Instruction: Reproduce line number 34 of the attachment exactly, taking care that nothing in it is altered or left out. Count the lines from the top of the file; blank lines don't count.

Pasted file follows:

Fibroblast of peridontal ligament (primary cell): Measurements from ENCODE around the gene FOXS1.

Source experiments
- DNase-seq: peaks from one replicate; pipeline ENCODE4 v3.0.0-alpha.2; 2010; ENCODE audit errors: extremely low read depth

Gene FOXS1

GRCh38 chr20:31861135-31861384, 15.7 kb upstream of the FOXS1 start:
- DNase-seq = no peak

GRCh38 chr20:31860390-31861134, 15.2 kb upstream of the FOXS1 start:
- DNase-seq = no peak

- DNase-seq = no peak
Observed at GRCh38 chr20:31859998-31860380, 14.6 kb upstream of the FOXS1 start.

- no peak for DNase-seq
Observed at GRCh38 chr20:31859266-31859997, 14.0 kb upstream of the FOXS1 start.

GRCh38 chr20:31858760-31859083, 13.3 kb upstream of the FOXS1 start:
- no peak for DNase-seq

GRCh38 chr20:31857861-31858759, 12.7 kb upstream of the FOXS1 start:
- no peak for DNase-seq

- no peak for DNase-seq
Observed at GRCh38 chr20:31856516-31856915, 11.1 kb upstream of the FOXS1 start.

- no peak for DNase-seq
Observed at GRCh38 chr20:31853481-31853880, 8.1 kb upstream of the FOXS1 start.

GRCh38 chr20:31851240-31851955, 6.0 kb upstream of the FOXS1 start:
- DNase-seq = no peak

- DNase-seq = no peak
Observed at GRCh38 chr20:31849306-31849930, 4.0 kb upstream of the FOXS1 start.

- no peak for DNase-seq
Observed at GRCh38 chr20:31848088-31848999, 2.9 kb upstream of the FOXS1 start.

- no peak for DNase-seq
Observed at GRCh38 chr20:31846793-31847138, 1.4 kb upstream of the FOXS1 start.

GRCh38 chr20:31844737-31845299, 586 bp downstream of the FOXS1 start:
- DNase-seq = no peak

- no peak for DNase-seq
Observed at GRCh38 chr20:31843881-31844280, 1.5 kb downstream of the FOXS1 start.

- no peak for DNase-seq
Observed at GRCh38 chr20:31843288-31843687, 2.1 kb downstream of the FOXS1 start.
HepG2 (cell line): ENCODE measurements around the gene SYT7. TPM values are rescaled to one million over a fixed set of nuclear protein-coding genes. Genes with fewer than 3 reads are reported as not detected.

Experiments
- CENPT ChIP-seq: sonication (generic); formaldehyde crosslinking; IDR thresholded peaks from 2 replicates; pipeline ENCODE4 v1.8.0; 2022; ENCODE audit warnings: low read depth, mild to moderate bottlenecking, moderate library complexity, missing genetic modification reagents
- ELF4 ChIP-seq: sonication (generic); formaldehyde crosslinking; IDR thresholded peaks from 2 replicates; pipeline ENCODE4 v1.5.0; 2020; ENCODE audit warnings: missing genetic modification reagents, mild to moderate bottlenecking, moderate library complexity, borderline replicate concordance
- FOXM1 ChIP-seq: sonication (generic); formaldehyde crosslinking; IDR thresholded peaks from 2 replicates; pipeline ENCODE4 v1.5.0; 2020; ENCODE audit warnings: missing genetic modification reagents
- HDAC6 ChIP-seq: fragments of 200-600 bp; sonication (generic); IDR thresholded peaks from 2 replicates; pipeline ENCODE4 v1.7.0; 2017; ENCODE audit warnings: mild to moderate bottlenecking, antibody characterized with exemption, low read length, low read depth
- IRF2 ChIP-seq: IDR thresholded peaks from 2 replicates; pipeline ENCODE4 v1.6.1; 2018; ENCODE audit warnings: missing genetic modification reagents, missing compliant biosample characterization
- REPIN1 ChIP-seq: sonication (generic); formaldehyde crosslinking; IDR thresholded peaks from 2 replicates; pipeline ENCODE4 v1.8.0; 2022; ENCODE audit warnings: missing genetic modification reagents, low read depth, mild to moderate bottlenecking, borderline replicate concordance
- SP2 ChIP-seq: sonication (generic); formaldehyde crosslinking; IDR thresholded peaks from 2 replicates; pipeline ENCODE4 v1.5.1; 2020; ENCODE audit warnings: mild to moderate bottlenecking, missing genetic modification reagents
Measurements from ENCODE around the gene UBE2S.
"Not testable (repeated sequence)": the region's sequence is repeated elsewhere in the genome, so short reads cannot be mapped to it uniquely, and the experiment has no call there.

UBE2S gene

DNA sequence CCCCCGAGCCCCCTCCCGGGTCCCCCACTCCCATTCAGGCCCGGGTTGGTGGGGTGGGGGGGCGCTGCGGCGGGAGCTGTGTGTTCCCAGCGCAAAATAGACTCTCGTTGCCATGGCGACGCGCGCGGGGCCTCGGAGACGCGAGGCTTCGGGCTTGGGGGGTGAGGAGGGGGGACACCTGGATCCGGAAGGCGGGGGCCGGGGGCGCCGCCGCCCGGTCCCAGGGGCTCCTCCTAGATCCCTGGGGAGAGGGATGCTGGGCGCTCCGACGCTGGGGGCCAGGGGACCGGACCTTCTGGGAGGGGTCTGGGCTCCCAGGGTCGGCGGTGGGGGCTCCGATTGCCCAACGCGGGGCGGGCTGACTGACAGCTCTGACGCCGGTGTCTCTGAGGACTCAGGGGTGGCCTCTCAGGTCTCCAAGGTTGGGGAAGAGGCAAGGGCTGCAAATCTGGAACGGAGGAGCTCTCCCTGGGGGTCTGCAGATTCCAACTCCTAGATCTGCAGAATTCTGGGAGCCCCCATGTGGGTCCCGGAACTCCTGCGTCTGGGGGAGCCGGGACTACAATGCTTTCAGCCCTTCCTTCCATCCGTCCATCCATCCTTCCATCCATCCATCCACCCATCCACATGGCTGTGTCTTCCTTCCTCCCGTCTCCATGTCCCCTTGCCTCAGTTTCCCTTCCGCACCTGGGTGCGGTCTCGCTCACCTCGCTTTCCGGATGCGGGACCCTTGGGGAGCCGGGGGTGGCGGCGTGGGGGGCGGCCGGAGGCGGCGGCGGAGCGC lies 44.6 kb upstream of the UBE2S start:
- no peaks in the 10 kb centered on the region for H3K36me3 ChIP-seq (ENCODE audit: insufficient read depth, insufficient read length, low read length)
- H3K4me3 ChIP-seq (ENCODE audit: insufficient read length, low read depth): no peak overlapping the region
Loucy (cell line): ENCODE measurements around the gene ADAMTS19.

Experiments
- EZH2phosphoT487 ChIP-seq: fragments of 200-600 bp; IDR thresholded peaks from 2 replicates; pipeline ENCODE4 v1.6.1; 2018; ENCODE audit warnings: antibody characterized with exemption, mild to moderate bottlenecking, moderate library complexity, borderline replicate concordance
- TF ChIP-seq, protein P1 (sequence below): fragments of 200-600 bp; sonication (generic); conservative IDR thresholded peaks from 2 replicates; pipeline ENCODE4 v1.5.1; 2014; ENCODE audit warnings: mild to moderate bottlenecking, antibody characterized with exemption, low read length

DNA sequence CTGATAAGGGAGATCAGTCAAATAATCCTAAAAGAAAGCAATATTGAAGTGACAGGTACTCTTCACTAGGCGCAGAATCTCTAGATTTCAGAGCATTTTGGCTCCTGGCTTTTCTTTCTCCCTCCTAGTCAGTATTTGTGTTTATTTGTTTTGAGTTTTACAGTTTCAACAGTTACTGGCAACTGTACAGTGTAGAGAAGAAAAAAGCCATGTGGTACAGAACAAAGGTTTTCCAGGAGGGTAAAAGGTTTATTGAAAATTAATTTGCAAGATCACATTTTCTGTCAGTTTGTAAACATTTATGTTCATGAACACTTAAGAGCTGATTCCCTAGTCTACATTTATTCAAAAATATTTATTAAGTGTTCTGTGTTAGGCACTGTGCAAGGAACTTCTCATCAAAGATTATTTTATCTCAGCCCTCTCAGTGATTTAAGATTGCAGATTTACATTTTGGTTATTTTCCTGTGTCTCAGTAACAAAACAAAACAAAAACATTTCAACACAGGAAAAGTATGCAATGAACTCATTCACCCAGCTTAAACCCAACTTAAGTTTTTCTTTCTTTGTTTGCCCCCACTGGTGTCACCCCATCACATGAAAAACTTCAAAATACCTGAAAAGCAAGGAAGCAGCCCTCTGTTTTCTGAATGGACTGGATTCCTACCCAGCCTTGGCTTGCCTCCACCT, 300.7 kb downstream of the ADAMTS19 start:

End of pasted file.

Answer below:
Observed at GRCh38 chr20:31843288-31843687, 2.1 kb downstream of the FOXS1 start.